Katherine F. Huff filed suit in Jefferson Circuit Court for divorce from J.D. Huff, who lives in Danville. They married in 1903 and lived together until June 28, when the plaintiff discovered the defendant was untrue to her. Mrs. Huff alleges her husband confessed he had been associating with other women of questionable character, and treated her in a cruel and inhuman manner, and wasn’t home at night. One such woman sent about a dozen postal cards with suggestive pictures addressed to the defendant and signed her name as “Bessie.” On some of the cards she addresses Mr. Huff as “Papa” and the writer states she wants to see him “awfully bad.” Mrs. Huff asks for custody of the two children and $10 a week alimony.
Customers at Adams’ Drug Store were surprised to see a pony in the building. The animal was sick and had been taken in for treatment. It was a very small pony, not much bigger that Clyde Lowell’s Great Dane.
George Rue and William McClure had a narrow escape from drowning when their canoe overturned. They were making their way from High Bridge to Frankfort by boat just for the novelty of the experience. The canoe was heavily loaded with supplies and was suddenly overturned in some manner, pinning the boys under it. However, they are expert swimmers and were able to disentangle themselves and reached the shore. The supplies were greatly damaged and some were lost altogether. The young gentlemen were undaunted by their adventure, resumed the journey and expected to reach their destination without further mishap. Mr. McClure and Mr. Rue will return in about two weeks and resume their studies at Central University in Danville.
Completion of arrangements for a diver to arrive here to search for the body of Mrs. Gladys Horner, of Dayton, who drowned on Cane Run Creek on Herrington Lake, has been announced. Her brother is en route to Dayton to try and raise $125 of the $250 needed to pay the diver. Camp owners on the lake also are trying to raise a similar amount. The fundraising among Danville, Harrodsburg and Burgin residents was headed by a $25 contribution from Ashley’s Camp. Mrs. Horner drowned three hours after she arrived to spend a six-day vacation on the lake. The accident occurred on Cane Run Creek between Ashley’s and Hager’s camps, happened when the victim’s husband’s foot slipped as he attempted to pull his wife in a boat. She was unable to swim and the blow of the husband’s fall on top of her caused her to sink immediately. Besides the body of Mrs. Horner, there are two others known to be in Herrington Lake. One woman drowned about a quarter of a mile from the Dix Dam and a man drowned about one-half a mile from the dam.
Little relief from the current heat session is predicted for the area. While drug store and corner thermometers reportedly were topping 115 degrees and more, a check at the official government weather observation station at the Waterworks showed the temperature was 105 degrees. As officials of other central Kentucky towns issued orders allowing only necessary use of water, Danville’s city engineer and superintendent of the Waterworks said there was no danger of any such incident occurring for patrons of the local waterworks.
Boyle County residents appear to be very marriage-minded. According to the Census Bureau, through data just released, it shows 65.2 percent of the male population of Boyle County over the age of 14, and 61.3 percent of the female population, are now married. According to this data, 2,160 men and boys, and 1,789 women and girls, have never been married. Also among Boyle County’s male population, 299 are widowed and 156 are divorced. For the female population, there are 1,095 widowed and 299 divorced.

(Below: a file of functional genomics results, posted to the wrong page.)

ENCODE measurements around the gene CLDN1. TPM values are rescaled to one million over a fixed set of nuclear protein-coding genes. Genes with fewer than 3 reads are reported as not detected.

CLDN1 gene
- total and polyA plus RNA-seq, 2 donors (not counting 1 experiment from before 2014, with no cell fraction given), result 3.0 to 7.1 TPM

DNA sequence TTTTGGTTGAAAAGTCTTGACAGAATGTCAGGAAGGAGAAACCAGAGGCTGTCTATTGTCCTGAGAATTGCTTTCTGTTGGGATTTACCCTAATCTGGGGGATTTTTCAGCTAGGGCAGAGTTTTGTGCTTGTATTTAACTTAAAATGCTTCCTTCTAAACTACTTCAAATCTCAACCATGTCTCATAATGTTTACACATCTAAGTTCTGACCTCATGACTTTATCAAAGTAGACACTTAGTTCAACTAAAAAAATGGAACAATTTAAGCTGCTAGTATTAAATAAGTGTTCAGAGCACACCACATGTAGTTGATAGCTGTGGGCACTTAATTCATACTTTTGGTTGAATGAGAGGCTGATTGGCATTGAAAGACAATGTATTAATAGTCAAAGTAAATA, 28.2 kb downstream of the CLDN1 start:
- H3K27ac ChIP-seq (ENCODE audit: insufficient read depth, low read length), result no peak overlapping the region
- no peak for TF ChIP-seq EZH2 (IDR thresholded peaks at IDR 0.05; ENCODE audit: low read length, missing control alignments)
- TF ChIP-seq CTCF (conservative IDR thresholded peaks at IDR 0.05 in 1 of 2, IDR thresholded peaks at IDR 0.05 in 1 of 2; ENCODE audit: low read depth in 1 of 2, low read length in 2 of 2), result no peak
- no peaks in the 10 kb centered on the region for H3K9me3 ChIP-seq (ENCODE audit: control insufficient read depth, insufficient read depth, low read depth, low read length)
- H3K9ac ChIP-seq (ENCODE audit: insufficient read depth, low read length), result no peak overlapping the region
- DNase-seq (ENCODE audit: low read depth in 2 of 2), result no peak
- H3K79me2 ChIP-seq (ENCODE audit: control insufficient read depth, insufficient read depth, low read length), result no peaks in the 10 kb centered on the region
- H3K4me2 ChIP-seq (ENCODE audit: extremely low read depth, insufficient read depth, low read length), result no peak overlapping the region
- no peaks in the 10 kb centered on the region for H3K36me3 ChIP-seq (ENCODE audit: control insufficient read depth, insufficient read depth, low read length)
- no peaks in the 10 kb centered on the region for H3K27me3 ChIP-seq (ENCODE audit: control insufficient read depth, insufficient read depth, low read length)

Tax relief in the form of a 35 percent across the board reduction in occupational license taxes will be forthcoming to Danville business and professional establishments. The Danville City Council voted unanimously to authorize the city attorney to prepare the ordinance which will be retroactive to April 1, 1961. Councilman Arnold Gregory pointed out to the board that the rates on occupational licenses were raised about four years ago, that relief was sought about two years ago, but nothing was done, and that efforts to re-adjust the plan were overdue.
Ray Holbrook, manager of Radio Station WHIR in Danville, outlined his experiences in England as a member of the armed forces shortly after the Korean War at the weekly dinner meeting of the Danville Lions Club and Blue Grass Coffee Shoppe. Holbrook, asserted that contrary to popular opinion, he found the English people largely free from resentment toward Americans while he lived there. He said that closer association between the various peoples of the world would make for greater harmony in international relationship and would contribute greatly to the ultimate goal of a peaceful world.
Anne Winsor, daughter of Gordon and Wilma Winsor of Danville, has been nominated for an Emmy for Costuming Achievement for her work on “St. Elsewhere.” Winsor, a 1972 graduate of Danville High School, has since left “St. Elsewhere” and is working on costuming for the television show “MacGyver.”
Kevin Stewart’s resignation earlier this month leaves Stanford not only without a mayor but also without a police chief. John Sheperson, 17-year veteran of the Kentucky State Police who was hired by Stewart shortly before leaving office, has decided not to accept the job. Despite assurances from city officials that they would back him for the job, Sheperson, of Gravel Switch, said he had no guarantee the new mayor would feel the same way.
The Junction City Council has opted for an old-fashioned town forum to explain its budget dilemma to the voters. The loss of federal revenue sharing funds has put the city council in a budgetary bind — cut services or raise taxes. The Revenue Sharing program, which brought about $40,000 to the city last fiscal year, ends in October.